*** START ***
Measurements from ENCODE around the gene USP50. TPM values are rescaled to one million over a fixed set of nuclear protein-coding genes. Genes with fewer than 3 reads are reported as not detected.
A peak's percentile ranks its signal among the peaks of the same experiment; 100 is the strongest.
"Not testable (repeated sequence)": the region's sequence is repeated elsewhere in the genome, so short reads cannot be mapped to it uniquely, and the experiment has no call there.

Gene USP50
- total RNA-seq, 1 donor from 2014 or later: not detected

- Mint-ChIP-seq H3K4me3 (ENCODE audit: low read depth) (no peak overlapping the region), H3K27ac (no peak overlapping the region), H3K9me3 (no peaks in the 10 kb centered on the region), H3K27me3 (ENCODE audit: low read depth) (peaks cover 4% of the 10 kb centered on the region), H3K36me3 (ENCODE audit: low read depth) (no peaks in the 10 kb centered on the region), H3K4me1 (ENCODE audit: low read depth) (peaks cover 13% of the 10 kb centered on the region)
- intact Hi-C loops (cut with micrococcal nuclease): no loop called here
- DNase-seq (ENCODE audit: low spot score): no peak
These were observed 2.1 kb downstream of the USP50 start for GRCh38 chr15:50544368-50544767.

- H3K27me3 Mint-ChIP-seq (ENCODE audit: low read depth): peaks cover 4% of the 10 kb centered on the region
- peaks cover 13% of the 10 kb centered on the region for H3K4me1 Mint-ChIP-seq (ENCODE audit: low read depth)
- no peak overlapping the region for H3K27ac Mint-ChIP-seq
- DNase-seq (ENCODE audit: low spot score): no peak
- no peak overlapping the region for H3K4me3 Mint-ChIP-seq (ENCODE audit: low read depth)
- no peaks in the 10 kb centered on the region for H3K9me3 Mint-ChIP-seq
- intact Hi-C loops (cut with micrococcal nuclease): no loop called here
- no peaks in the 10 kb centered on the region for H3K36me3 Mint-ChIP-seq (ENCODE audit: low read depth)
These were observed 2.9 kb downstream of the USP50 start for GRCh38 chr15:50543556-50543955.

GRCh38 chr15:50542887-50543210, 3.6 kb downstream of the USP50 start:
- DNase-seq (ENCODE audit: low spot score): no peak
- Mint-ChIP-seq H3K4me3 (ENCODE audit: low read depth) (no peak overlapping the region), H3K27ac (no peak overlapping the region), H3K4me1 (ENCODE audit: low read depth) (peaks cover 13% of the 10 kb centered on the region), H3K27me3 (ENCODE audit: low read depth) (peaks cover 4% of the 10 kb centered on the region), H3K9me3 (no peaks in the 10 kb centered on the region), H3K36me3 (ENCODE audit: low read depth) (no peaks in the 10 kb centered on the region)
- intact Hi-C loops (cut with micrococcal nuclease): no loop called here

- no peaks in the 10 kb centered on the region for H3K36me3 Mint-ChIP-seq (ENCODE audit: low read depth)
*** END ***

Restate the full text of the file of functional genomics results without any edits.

Measurements from ENCODE around the gene USP50. TPM values are rescaled to one million over a fixed set of nuclear protein-coding genes. Genes with fewer than 3 reads are reported as not detected.
A peak's percentile ranks its signal among the peaks of the same experiment; 100 is the strongest.
"Not testable (repeated sequence)": the region's sequence is repeated elsewhere in the genome, so short reads cannot be mapped to it uniquely, and the experiment has no call there.

Gene USP50
- total RNA-seq, 1 donor from 2014 or later: not detected

- Mint-ChIP-seq H3K4me3 (ENCODE audit: low read depth) (no peak overlapping the region), H3K27ac (no peak overlapping the region), H3K9me3 (no peaks in the 10 kb centered on the region), H3K27me3 (ENCODE audit: low read depth) (peaks cover 4% of the 10 kb centered on the region), H3K36me3 (ENCODE audit: low read depth) (no peaks in the 10 kb centered on the region), H3K4me1 (ENCODE audit: low read depth) (peaks cover 13% of the 10 kb centered on the region)
- intact Hi-C loops (cut with micrococcal nuclease): no loop called here
- DNase-seq (ENCODE audit: low spot score): no peak
These were observed 2.1 kb downstream of the USP50 start for GRCh38 chr15:50544368-50544767.

- H3K27me3 Mint-ChIP-seq (ENCODE audit: low read depth): peaks cover 4% of the 10 kb centered on the region
- peaks cover 13% of the 10 kb centered on the region for H3K4me1 Mint-ChIP-seq (ENCODE audit: low read depth)
- no peak overlapping the region for H3K27ac Mint-ChIP-seq
- DNase-seq (ENCODE audit: low spot score): no peak
- no peak overlapping the region for H3K4me3 Mint-ChIP-seq (ENCODE audit: low read depth)
- no peaks in the 10 kb centered on the region for H3K9me3 Mint-ChIP-seq
- intact Hi-C loops (cut with micrococcal nuclease): no loop called here
- no peaks in the 10 kb centered on the region for H3K36me3 Mint-ChIP-seq (ENCODE audit: low read depth)
These were observed 2.9 kb downstream of the USP50 start for GRCh38 chr15:50543556-50543955.

GRCh38 chr15:50542887-50543210, 3.6 kb downstream of the USP50 start:
- DNase-seq (ENCODE audit: low spot score): no peak
- Mint-ChIP-seq H3K4me3 (ENCODE audit: low read depth) (no peak overlapping the region), H3K27ac (no peak overlapping the region), H3K4me1 (ENCODE audit: low read depth) (peaks cover 13% of the 10 kb centered on the region), H3K27me3 (ENCODE audit: low read depth) (peaks cover 4% of the 10 kb centered on the region), H3K9me3 (no peaks in the 10 kb centered on the region), H3K36me3 (ENCODE audit: low read depth) (no peaks in the 10 kb centered on the region)
- intact Hi-C loops (cut with micrococcal nuclease): no loop called here

- no peaks in the 10 kb centered on the region for H3K36me3 Mint-ChIP-seq (ENCODE audit: low read depth)